• To feed or not to feed? I hear this question pop up a lot and it’s one of those questions that is split with two very different answers. There are some wedding photographers that say “Hey look i’m here all day, so in my contract it says you should feed me” this doesn’t sit right with me. Wedding venues charge anything from £60 upwards to feed just one person for the wedding breakfast and the wedding photographer wants in on some of that too? Then there are some that say “I wouldn’t mind being fed if you are offereing?” this is a little more subtle to the expectancy that they are asking to be fed.                                                                                                                                                                                                                                                                 Now me, i’m in the camp that says no, don’t feed me. If i got fed at every wedding it would make my job harder carrying all that extra weight around - If you tell me you want to feed me then thats fine, but honestly I much prefer to snack on a delicous sandwich that my wife prepared for me and take detail shots of your rings and other bits, whilst you all eat - It’s really upto you to decide and not the wedding photographer to stipulate in his/her T’s&C’s in my opinion.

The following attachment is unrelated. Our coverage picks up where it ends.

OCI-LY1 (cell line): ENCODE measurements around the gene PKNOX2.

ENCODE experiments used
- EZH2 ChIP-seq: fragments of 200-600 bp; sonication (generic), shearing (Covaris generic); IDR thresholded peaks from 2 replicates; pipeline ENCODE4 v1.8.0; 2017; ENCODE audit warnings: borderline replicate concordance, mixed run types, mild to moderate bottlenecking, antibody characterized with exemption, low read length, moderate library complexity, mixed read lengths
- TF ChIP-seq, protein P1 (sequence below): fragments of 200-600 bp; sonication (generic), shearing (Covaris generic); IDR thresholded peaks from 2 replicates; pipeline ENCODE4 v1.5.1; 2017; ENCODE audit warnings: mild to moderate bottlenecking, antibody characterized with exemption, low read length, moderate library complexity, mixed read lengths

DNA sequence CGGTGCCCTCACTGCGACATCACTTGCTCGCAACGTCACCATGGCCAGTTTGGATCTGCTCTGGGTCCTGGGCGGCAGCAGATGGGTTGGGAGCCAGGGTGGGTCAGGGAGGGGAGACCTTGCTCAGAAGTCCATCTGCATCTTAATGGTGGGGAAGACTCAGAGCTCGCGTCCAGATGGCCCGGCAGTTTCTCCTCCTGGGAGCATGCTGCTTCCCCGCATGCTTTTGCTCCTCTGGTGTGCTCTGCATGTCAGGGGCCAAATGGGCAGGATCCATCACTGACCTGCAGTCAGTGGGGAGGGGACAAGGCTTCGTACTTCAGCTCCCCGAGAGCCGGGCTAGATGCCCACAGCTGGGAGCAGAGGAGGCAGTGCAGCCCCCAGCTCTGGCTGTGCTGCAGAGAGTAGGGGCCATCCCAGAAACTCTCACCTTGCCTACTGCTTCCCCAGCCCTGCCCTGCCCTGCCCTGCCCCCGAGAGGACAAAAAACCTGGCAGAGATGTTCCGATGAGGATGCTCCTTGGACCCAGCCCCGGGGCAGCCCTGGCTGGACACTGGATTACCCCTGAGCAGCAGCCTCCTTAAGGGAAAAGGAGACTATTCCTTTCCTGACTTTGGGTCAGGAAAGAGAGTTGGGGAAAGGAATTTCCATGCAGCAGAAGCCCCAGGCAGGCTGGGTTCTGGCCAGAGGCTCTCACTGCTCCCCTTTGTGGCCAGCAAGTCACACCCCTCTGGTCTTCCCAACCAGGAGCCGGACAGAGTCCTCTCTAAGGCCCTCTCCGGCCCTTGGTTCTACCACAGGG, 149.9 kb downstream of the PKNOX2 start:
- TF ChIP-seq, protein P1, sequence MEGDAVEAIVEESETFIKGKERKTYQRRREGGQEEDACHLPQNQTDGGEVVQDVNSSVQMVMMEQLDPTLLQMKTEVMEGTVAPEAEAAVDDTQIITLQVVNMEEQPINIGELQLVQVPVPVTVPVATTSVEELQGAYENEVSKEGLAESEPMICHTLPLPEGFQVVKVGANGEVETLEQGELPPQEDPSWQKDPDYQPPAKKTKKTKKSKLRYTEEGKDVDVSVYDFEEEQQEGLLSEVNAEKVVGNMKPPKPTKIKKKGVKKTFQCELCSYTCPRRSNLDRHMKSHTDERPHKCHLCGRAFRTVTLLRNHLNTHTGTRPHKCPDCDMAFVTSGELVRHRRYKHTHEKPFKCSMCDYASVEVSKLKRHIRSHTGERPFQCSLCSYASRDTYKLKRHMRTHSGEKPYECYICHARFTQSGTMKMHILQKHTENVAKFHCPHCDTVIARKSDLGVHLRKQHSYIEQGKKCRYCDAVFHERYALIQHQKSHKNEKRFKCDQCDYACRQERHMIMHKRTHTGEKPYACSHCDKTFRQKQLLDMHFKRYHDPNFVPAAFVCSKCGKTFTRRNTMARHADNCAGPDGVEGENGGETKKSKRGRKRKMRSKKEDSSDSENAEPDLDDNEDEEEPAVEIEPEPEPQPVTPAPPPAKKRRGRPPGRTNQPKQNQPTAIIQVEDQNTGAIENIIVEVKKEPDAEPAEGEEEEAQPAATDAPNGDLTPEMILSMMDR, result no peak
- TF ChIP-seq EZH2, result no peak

These are just some of the common questions that need to be asked. There are loads and it can be quite tiresome trying to nail down the wedding photographer of choice. I could easily write bullet point after bullet point, but that would be tedious for you guy’s to read - so for now I will leave a link below to more information on what to expect from the wedding photographer you may want to hire.


Suits you Sir…..Or Madam

This last bit of the post is all about style & choosing the right friend, I mean uncle, I really mean photographer to do the job that you want. Style is a choice that only you can make, as is the latter.

Believe it or not there are a few styles of wedding photography you can choose from, just like your wedding dress, it comes down to personal taste. I will explain the different styles for those that are unaware in a moment, but for now I want to talk about that friend or Uncle Bob and for all those friends that say we can do it on our Iphones…EEK!!

It’s unfair to label all friends with Dslr cameras as “inadequate fools stuck in auto mode” and I won’t resort to name calling ;).

With that said, there is an inherent problem with entrusting your friend or Uncle Bob with your wedding photography.